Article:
Kakadu National Park is Australia’s largest national park at 19,840 square kilometres (equivalent in area to Wales or Israel). It is the world’s second largest national park after Northeast Greenland National Park at 972,000 square kilometres.
Kakadu National Park is managed jointly by its Aboriginal traditional owners and Parks Australia. The traditional owners are proud to share their country with visitors.
Kakadu is UNESCO World Heritage Listed for both natural and cultural values and is jointly managed by Traditional Aboriginal owners and Parks Australia. It is one of four Australian sites included on the World Heritage List for both outstanding cultural and natural universal values.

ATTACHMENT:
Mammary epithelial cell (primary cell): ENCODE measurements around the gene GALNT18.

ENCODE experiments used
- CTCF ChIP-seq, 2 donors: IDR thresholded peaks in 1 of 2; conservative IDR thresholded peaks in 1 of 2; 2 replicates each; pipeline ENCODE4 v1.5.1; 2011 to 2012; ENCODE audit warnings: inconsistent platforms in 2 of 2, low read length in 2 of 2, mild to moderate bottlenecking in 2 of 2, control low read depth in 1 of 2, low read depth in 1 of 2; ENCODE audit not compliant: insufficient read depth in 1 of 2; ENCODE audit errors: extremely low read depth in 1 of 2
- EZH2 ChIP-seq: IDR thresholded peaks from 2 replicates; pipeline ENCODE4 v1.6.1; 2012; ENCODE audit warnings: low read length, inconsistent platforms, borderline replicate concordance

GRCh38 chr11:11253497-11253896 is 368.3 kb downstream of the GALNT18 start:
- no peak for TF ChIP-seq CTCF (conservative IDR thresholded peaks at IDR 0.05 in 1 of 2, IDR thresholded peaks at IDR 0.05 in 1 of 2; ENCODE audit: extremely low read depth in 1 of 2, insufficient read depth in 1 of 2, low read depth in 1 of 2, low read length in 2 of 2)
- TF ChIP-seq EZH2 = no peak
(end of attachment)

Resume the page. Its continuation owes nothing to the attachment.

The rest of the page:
The park is extremely important to Aboriginal people, and many communities still occupy the region.
The Aboriginal art sites of Kakadu National Park are a unique artistic achievement that provides an outstanding record of human interaction with the environment over tens of thousands of years.
Kakadu’s many habitats support more than 280 species of birds, or about one-third of Australia’s bird species. Some birds range over a number of habitats, but many are found in only one environment.
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